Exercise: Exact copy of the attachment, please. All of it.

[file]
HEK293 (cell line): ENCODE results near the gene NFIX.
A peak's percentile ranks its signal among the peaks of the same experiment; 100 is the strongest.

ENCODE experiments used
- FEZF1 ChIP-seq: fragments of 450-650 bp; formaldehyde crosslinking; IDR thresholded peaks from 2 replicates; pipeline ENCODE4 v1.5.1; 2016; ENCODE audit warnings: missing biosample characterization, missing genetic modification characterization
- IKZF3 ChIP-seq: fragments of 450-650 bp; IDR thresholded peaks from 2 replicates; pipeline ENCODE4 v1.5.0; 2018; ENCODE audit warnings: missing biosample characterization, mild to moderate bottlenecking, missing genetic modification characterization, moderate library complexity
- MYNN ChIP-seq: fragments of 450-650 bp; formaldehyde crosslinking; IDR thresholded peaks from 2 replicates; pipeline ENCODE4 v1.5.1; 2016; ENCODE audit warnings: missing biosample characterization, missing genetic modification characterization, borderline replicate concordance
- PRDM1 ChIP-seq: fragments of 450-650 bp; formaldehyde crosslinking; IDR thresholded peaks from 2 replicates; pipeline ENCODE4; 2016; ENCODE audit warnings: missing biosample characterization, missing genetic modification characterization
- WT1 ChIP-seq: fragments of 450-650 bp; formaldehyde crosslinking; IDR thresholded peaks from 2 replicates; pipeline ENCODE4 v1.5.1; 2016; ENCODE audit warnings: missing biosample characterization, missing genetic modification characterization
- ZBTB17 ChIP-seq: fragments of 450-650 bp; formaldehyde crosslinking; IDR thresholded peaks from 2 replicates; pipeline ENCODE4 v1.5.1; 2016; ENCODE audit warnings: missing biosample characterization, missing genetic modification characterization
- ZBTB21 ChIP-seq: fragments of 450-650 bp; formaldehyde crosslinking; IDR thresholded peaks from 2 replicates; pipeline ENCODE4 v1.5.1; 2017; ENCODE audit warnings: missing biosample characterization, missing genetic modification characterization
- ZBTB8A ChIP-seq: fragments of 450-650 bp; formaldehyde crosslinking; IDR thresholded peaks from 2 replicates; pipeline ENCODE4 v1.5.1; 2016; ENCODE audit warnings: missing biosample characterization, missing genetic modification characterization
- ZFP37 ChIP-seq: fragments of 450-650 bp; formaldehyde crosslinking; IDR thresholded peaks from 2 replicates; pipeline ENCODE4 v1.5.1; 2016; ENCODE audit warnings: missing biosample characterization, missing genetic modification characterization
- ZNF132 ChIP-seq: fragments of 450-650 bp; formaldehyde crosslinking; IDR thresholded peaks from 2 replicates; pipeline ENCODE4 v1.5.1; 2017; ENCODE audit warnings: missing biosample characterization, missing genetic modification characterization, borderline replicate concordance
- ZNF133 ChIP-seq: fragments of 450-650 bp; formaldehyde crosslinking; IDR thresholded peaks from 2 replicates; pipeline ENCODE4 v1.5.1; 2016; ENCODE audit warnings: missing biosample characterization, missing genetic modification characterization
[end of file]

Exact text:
HEK293 (cell line): ENCODE results near the gene NFIX.
A peak's percentile ranks its signal among the peaks of the same experiment; 100 is the strongest.

ENCODE experiments used
- FEZF1 ChIP-seq: fragments of 450-650 bp; formaldehyde crosslinking; IDR thresholded peaks from 2 replicates; pipeline ENCODE4 v1.5.1; 2016; ENCODE audit warnings: missing biosample characterization, missing genetic modification characterization
- IKZF3 ChIP-seq: fragments of 450-650 bp; IDR thresholded peaks from 2 replicates; pipeline ENCODE4 v1.5.0; 2018; ENCODE audit warnings: missing biosample characterization, mild to moderate bottlenecking, missing genetic modification characterization, moderate library complexity
- MYNN ChIP-seq: fragments of 450-650 bp; formaldehyde crosslinking; IDR thresholded peaks from 2 replicates; pipeline ENCODE4 v1.5.1; 2016; ENCODE audit warnings: missing biosample characterization, missing genetic modification characterization, borderline replicate concordance
- PRDM1 ChIP-seq: fragments of 450-650 bp; formaldehyde crosslinking; IDR thresholded peaks from 2 replicates; pipeline ENCODE4; 2016; ENCODE audit warnings: missing biosample characterization, missing genetic modification characterization
- WT1 ChIP-seq: fragments of 450-650 bp; formaldehyde crosslinking; IDR thresholded peaks from 2 replicates; pipeline ENCODE4 v1.5.1; 2016; ENCODE audit warnings: missing biosample characterization, missing genetic modification characterization
- ZBTB17 ChIP-seq: fragments of 450-650 bp; formaldehyde crosslinking; IDR thresholded peaks from 2 replicates; pipeline ENCODE4 v1.5.1; 2016; ENCODE audit warnings: missing biosample characterization, missing genetic modification characterization
- ZBTB21 ChIP-seq: fragments of 450-650 bp; formaldehyde crosslinking; IDR thresholded peaks from 2 replicates; pipeline ENCODE4 v1.5.1; 2017; ENCODE audit warnings: missing biosample characterization, missing genetic modification characterization
- ZBTB8A ChIP-seq: fragments of 450-650 bp; formaldehyde crosslinking; IDR thresholded peaks from 2 replicates; pipeline ENCODE4 v1.5.1; 2016; ENCODE audit warnings: missing biosample characterization, missing genetic modification characterization
- ZFP37 ChIP-seq: fragments of 450-650 bp; formaldehyde crosslinking; IDR thresholded peaks from 2 replicates; pipeline ENCODE4 v1.5.1; 2016; ENCODE audit warnings: missing biosample characterization, missing genetic modification characterization
- ZNF132 ChIP-seq: fragments of 450-650 bp; formaldehyde crosslinking; IDR thresholded peaks from 2 replicates; pipeline ENCODE4 v1.5.1; 2017; ENCODE audit warnings: missing biosample characterization, missing genetic modification characterization, borderline replicate concordance
- ZNF133 ChIP-seq: fragments of 450-650 bp; formaldehyde crosslinking; IDR thresholded peaks from 2 replicates; pipeline ENCODE4 v1.5.1; 2016; ENCODE audit warnings: missing biosample characterization, missing genetic modification characterization